The Savage Detectives filled my head for the remainder of my stay in Mexico City, spent looking at its golden Angel, at the crumbling pyramids near the Plaza de la Constitución, at Diego Rivera’s stunning mural on the stairwell and walls of the National Palace, depicting Mexico’s ancient and modern history. And I wander into more bookstores, dozens of them, along Calle Donceles, chaotic, dusty bookstores that don’t seem to have acquired much new stock since the mid-1970s. I venture further east, to the edge of Mexico City’s historic district, to the traditional market of Merced, a vast roofed labyrinth of narrow alleyways piled high each side with fruit and vegetables; with chillies and chillies and more chillies; with mountains of beans and onions; with garlic and herbs and cheeses; with giant cacti leaves—nopals—whose spines little old women sit around slicing off, skinning them. Then I wander outside, along Anillo de Circunvalación, where there’s a sidewalk bazaar—a super-kinetic tianguis in full motion and commotion, with “unofficial” street hawkers peddling their wares, their jeans and tee-shirts, their mobile phones and candy, their quesadillas and tostadas, poor people selling to poor people. Huddled discreetly in doorways, meanwhile, are scantily-clad young prostitutes, touting business in this renowned “tolerance” zone.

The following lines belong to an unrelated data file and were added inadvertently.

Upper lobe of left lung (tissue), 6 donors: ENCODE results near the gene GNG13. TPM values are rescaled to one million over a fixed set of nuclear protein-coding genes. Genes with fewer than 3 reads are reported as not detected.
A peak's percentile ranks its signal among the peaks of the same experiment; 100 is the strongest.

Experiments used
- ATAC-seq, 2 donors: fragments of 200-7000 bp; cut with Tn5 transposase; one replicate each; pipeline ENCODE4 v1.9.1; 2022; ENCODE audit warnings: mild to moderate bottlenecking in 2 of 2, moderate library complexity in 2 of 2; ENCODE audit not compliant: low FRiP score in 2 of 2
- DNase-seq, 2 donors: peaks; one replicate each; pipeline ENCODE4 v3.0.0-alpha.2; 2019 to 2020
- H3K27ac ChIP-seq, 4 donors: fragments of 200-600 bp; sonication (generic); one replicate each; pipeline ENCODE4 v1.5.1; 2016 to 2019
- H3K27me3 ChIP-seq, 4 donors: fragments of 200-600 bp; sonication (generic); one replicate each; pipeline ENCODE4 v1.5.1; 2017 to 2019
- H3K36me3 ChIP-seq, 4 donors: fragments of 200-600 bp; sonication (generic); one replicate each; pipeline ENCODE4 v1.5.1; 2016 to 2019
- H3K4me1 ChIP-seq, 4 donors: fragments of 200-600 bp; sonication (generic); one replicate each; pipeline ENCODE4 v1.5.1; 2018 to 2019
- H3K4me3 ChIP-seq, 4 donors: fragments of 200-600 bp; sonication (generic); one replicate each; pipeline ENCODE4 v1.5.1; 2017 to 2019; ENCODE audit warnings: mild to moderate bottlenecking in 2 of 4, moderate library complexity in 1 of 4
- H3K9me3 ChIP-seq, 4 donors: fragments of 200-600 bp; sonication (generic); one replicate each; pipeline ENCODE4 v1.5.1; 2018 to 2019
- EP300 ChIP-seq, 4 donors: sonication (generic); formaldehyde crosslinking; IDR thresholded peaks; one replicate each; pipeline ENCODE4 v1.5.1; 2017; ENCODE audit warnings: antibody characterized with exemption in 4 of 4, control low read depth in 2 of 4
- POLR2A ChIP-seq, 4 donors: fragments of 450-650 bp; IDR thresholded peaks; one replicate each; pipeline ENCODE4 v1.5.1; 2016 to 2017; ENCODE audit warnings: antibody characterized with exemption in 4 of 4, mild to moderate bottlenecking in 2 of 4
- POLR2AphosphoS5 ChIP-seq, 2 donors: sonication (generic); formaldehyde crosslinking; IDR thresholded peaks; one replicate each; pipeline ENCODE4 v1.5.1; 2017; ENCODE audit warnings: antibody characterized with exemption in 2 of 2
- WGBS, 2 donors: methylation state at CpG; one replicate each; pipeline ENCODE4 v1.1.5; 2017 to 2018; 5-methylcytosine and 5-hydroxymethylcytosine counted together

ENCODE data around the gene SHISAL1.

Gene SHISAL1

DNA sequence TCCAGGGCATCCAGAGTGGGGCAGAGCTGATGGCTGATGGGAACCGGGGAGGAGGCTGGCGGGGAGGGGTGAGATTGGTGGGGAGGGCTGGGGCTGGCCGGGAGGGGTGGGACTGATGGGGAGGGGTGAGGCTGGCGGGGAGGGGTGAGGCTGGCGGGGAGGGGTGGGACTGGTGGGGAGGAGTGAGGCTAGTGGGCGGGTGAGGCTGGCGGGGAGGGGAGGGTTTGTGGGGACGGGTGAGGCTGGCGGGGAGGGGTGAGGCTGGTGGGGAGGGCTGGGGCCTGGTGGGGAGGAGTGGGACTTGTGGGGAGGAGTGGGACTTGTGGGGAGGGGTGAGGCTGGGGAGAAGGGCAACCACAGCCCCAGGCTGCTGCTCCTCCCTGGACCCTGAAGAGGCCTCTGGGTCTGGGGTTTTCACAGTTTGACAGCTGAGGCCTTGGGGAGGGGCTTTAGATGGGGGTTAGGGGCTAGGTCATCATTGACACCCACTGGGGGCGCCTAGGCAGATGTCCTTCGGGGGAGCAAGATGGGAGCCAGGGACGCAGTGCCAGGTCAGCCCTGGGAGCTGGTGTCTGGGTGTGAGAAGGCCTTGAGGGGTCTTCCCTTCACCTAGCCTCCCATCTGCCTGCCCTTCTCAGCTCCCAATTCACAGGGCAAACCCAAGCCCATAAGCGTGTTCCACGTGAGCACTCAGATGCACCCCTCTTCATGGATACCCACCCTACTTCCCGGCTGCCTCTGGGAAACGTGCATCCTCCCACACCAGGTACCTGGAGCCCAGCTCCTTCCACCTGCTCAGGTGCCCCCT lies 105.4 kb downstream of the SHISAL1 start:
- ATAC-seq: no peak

Mexico City literally brims with intense life everywhere; everybody hustles, usually quietly, frequently courageously. Life is a song and dance without much song and dance. I’m sorry I’ve got to leave, sorry I’ve got to put Bolaño down. But I know I’ll come back to him again and again even if I can’t come back to Mexico City again and again. He’ll be my perpetual upper in times of downer. Perhaps it’s just me, but those downers seem more frequent these days. It’s not a great moment for humanist poets, for visceral realists intent on art and literature. Of course, there’s never really ever been a good time for humanist poets; there aren’t too many job openings, never will be. Ulises and Arturo teach us that we should forget about whether there are job openings or not, forget about expectations of “success”—why should a society that rewards liars reward us anyway?—and get on with practicing our art while living our life, creating something that resists by the very nature of its own honest creation. In that sense, it’s true, poets never die, because their spirit will always live on; their art will prevail come what may. Bolaño creates a crazy world of restless romantic dogs, inspiring for younger guys out on the mooch, but likewise inspiring for older guys, too, for people like me, who still want to keep our noses close to the ground, spending our days digging for buried bones.